There’s a lot of pride and dollars wrapped up in these machines and I’m sure people with their passions love to show them off. Here are a few more bikes proudly on display on Congress Avenue.
Years ago, when I was really into creating HDR photographs, I shot scenes like this with my tripod and combined three exposures together in post processing. If you look at this post from back in 2012, especially the last photo, it looks similar to today’s posting. It was shot at the same place on Congress Avenue, even featuring a similar looking red bike.
I used the Olympus E-P3 back then with the Panasonic 14mm f2.5, shot at ISO 200 on tripod. Fast forward to 2017 and I took this at ISO 250, hand-held this time at a 0.5 second shutter speed. It’s a single image post processed with Capture One, eliminating the HDR processing. I prefer the cooler and brighter rendering too. It makes the 2012 version look dark and muted.
There are differences though. Notice that today’s image has a shallower depth of field, shot at f2.8. The bikes up close are sharp but the more distant ones are out of focus. The 2012 version, on tripod, used a f9 aperture which rendered the entire scene sharp, including the buildings. These, however, are differences that won’t matter to most people.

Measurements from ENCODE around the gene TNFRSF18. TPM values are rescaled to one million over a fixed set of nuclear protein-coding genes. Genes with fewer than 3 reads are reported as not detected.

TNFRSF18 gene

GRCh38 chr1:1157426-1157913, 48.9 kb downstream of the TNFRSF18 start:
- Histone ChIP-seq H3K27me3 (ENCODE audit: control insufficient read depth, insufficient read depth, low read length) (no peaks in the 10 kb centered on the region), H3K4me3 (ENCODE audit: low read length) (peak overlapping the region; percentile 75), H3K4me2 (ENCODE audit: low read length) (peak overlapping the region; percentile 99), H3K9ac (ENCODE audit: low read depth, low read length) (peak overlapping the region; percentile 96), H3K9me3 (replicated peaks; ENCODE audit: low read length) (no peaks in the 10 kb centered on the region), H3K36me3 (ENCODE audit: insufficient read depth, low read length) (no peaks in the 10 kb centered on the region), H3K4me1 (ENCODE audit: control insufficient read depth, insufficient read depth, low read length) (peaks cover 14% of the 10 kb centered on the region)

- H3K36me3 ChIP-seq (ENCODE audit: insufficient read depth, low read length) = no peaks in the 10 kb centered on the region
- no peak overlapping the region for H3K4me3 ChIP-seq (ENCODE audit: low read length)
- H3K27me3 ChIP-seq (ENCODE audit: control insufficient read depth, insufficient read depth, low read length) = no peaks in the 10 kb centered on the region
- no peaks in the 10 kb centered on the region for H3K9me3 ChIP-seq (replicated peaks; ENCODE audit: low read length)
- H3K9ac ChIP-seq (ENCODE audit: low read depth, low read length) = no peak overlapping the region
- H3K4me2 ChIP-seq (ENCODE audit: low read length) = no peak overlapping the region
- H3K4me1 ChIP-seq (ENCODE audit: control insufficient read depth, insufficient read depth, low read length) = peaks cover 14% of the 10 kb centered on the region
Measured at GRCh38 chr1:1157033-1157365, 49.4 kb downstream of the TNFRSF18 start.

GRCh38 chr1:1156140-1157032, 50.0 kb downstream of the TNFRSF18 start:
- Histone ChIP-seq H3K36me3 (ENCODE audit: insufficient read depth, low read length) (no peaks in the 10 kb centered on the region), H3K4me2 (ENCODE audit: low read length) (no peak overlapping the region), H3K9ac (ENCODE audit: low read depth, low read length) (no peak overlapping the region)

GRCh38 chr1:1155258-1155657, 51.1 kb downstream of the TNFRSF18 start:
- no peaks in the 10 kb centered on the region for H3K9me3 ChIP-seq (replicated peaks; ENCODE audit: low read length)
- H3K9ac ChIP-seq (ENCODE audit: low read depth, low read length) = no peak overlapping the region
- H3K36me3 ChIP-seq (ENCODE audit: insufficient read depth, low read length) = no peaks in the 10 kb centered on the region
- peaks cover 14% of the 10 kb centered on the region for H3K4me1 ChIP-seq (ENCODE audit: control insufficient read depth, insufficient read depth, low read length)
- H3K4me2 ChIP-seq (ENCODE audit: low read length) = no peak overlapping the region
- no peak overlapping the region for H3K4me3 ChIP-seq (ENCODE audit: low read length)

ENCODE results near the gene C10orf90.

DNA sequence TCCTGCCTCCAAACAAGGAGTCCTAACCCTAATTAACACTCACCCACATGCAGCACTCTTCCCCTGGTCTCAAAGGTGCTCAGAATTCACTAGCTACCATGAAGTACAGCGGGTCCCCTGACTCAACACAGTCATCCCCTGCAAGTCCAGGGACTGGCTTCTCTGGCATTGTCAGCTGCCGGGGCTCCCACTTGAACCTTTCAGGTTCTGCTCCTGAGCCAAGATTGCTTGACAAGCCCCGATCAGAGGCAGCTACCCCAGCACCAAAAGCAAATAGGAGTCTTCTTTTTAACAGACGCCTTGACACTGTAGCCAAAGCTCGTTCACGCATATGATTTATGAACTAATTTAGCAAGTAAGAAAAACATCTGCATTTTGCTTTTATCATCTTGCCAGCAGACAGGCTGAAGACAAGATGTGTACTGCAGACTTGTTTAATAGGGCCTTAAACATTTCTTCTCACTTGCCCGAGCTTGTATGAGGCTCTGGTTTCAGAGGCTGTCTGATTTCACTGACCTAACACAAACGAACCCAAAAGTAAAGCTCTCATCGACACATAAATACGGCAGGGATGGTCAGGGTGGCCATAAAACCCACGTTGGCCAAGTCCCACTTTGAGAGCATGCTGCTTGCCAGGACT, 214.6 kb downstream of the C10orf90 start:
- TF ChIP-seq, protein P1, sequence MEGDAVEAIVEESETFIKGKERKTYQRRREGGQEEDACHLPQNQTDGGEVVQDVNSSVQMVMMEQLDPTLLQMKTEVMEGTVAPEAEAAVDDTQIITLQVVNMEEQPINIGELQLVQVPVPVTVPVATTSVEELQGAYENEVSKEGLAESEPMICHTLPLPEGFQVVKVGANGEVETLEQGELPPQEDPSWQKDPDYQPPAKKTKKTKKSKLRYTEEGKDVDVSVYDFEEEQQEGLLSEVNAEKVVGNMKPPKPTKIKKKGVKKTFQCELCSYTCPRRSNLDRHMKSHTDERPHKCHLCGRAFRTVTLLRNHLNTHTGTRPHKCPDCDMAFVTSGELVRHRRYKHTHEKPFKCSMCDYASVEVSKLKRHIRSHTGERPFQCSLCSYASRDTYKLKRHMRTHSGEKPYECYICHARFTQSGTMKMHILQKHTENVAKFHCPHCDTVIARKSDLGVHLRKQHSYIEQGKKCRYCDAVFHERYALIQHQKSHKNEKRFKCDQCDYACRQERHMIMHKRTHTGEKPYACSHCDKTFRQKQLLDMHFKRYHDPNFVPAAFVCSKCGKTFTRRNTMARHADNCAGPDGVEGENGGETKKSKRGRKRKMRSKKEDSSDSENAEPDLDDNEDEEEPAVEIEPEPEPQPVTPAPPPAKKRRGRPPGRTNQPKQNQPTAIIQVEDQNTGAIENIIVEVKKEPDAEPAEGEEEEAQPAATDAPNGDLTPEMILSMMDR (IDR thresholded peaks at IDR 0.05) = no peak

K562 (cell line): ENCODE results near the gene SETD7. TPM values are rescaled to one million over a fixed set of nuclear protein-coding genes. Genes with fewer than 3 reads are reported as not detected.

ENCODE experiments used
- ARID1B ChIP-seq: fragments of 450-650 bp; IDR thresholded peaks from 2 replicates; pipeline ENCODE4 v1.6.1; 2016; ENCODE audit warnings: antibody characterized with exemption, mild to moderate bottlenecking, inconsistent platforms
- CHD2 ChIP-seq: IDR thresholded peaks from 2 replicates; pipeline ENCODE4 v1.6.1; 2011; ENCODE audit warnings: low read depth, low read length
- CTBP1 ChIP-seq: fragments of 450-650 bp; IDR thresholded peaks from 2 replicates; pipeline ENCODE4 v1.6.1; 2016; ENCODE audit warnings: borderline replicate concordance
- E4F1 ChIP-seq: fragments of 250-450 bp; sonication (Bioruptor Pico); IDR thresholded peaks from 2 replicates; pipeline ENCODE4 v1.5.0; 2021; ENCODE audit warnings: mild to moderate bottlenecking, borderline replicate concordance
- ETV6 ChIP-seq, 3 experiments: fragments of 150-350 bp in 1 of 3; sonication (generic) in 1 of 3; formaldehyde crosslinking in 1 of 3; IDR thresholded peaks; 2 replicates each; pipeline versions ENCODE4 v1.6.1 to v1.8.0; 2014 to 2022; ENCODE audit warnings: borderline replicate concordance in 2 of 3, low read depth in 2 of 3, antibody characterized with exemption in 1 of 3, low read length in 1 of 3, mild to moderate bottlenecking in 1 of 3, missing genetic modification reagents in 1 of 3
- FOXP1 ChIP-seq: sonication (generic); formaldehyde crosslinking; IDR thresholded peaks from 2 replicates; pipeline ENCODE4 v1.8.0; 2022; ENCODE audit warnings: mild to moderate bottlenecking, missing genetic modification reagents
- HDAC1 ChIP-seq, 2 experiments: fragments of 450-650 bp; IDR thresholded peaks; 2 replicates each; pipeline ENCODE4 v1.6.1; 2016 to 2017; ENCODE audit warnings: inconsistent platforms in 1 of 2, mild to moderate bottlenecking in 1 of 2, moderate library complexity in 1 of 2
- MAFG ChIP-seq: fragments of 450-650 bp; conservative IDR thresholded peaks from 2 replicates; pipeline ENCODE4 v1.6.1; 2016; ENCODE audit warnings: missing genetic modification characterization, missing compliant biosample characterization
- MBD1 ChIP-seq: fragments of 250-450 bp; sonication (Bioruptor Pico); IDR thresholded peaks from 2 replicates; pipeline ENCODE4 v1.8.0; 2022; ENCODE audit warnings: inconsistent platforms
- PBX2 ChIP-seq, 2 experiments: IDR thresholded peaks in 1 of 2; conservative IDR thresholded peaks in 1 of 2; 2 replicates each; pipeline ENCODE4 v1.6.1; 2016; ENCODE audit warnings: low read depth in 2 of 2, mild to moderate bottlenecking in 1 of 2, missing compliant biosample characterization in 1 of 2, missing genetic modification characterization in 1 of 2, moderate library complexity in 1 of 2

Unless you are a photo enthusiast, you may not care how the photographic cheese is made. I mention the technical aspects just to highlight a point — the advances in technologies have greatly simplified image making. Similar advances make the smartphone a decent choice for casual photography and it propels the dedicated cameras, with the larger sensors, to image making not possible just five years ago. The technology, for example, can potentially obsolete tripods.
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